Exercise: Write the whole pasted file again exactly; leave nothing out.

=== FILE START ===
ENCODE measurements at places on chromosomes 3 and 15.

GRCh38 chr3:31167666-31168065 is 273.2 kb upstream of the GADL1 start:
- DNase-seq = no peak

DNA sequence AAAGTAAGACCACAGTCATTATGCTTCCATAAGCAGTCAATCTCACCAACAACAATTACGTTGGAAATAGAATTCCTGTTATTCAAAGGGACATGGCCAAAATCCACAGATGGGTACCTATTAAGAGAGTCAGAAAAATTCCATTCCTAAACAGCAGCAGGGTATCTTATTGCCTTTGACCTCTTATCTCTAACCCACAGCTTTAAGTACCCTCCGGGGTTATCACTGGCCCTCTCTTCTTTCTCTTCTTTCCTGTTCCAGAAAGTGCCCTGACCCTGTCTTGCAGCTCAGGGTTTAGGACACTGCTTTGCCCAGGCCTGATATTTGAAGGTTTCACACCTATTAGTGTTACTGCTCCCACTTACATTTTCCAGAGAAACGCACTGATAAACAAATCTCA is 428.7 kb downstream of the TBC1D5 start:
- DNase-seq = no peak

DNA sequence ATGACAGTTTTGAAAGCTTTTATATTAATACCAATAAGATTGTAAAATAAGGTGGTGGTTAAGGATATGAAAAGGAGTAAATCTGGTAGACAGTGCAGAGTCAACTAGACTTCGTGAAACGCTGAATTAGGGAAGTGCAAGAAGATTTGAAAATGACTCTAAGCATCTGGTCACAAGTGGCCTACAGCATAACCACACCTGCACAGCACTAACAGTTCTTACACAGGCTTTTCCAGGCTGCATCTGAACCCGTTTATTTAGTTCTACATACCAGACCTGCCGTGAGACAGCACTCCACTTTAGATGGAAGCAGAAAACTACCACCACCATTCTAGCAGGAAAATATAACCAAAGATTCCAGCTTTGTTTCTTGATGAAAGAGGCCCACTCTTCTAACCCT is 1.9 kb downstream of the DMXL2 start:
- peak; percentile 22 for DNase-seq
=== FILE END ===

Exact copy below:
ENCODE measurements at places on chromosomes 3 and 15.

GRCh38 chr3:31167666-31168065 is 273.2 kb upstream of the GADL1 start:
- DNase-seq = no peak

DNA sequence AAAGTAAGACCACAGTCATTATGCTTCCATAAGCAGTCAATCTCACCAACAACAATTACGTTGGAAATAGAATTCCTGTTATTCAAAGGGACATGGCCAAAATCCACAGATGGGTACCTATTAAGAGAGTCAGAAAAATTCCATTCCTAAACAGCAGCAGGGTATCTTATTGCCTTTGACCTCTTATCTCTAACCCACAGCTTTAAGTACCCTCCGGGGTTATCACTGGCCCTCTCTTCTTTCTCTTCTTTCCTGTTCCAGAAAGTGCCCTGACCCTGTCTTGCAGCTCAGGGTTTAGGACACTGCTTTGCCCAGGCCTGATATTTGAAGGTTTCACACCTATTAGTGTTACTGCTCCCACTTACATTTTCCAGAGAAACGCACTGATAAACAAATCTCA is 428.7 kb downstream of the TBC1D5 start:
- DNase-seq = no peak

DNA sequence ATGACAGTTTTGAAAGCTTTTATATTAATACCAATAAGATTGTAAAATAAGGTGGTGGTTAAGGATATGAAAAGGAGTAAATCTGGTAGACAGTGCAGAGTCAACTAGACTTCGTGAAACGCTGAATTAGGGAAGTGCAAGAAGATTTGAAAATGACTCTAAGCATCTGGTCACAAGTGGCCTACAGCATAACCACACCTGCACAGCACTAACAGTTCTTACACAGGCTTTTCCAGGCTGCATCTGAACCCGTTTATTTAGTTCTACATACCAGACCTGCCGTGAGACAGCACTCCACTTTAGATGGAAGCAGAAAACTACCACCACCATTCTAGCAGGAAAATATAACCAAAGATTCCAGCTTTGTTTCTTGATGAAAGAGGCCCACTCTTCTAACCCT is 1.9 kb downstream of the DMXL2 start:
- peak; percentile 22 for DNase-seq